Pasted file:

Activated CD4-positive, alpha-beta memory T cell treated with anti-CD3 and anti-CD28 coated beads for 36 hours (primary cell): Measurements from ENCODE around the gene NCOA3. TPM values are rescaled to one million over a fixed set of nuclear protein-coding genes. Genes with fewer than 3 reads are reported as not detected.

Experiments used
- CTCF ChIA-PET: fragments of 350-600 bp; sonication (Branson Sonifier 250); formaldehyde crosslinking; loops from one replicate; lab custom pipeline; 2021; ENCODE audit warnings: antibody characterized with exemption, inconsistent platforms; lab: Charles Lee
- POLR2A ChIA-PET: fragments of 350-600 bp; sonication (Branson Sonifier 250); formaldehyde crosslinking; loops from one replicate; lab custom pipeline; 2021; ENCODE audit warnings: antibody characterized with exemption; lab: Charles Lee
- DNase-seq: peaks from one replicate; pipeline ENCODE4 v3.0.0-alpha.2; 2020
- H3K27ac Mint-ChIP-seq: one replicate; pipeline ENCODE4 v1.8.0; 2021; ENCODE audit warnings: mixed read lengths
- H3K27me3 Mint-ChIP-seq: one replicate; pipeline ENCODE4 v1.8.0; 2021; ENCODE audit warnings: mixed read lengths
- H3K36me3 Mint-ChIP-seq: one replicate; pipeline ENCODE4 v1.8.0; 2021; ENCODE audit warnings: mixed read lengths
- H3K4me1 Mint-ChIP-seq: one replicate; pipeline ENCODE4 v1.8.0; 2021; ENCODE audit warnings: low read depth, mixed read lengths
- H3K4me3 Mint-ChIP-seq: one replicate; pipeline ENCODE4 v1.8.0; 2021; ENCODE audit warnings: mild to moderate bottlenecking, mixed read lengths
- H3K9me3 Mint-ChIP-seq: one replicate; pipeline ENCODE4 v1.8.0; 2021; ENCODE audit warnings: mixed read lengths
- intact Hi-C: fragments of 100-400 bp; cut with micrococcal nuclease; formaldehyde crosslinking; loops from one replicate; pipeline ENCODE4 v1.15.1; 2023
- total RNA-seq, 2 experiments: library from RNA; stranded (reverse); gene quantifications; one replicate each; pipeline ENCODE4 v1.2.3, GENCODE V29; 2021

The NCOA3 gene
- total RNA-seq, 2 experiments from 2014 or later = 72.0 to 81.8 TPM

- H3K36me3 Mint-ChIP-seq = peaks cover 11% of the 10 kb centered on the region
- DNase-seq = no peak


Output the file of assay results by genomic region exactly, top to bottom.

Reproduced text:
Activated CD4-positive, alpha-beta memory T cell treated with anti-CD3 and anti-CD28 coated beads for 36 hours (primary cell): Measurements from ENCODE around the gene NCOA3. TPM values are rescaled to one million over a fixed set of nuclear protein-coding genes. Genes with fewer than 3 reads are reported as not detected.

Experiments used
- CTCF ChIA-PET: fragments of 350-600 bp; sonication (Branson Sonifier 250); formaldehyde crosslinking; loops from one replicate; lab custom pipeline; 2021; ENCODE audit warnings: antibody characterized with exemption, inconsistent platforms; lab: Charles Lee
- POLR2A ChIA-PET: fragments of 350-600 bp; sonication (Branson Sonifier 250); formaldehyde crosslinking; loops from one replicate; lab custom pipeline; 2021; ENCODE audit warnings: antibody characterized with exemption; lab: Charles Lee
- DNase-seq: peaks from one replicate; pipeline ENCODE4 v3.0.0-alpha.2; 2020
- H3K27ac Mint-ChIP-seq: one replicate; pipeline ENCODE4 v1.8.0; 2021; ENCODE audit warnings: mixed read lengths
- H3K27me3 Mint-ChIP-seq: one replicate; pipeline ENCODE4 v1.8.0; 2021; ENCODE audit warnings: mixed read lengths
- H3K36me3 Mint-ChIP-seq: one replicate; pipeline ENCODE4 v1.8.0; 2021; ENCODE audit warnings: mixed read lengths
- H3K4me1 Mint-ChIP-seq: one replicate; pipeline ENCODE4 v1.8.0; 2021; ENCODE audit warnings: low read depth, mixed read lengths
- H3K4me3 Mint-ChIP-seq: one replicate; pipeline ENCODE4 v1.8.0; 2021; ENCODE audit warnings: mild to moderate bottlenecking, mixed read lengths
- H3K9me3 Mint-ChIP-seq: one replicate; pipeline ENCODE4 v1.8.0; 2021; ENCODE audit warnings: mixed read lengths
- intact Hi-C: fragments of 100-400 bp; cut with micrococcal nuclease; formaldehyde crosslinking; loops from one replicate; pipeline ENCODE4 v1.15.1; 2023
- total RNA-seq, 2 experiments: library from RNA; stranded (reverse); gene quantifications; one replicate each; pipeline ENCODE4 v1.2.3, GENCODE V29; 2021

The NCOA3 gene
- total RNA-seq, 2 experiments from 2014 or later = 72.0 to 81.8 TPM

- H3K36me3 Mint-ChIP-seq = peaks cover 11% of the 10 kb centered on the region
- DNase-seq = no peak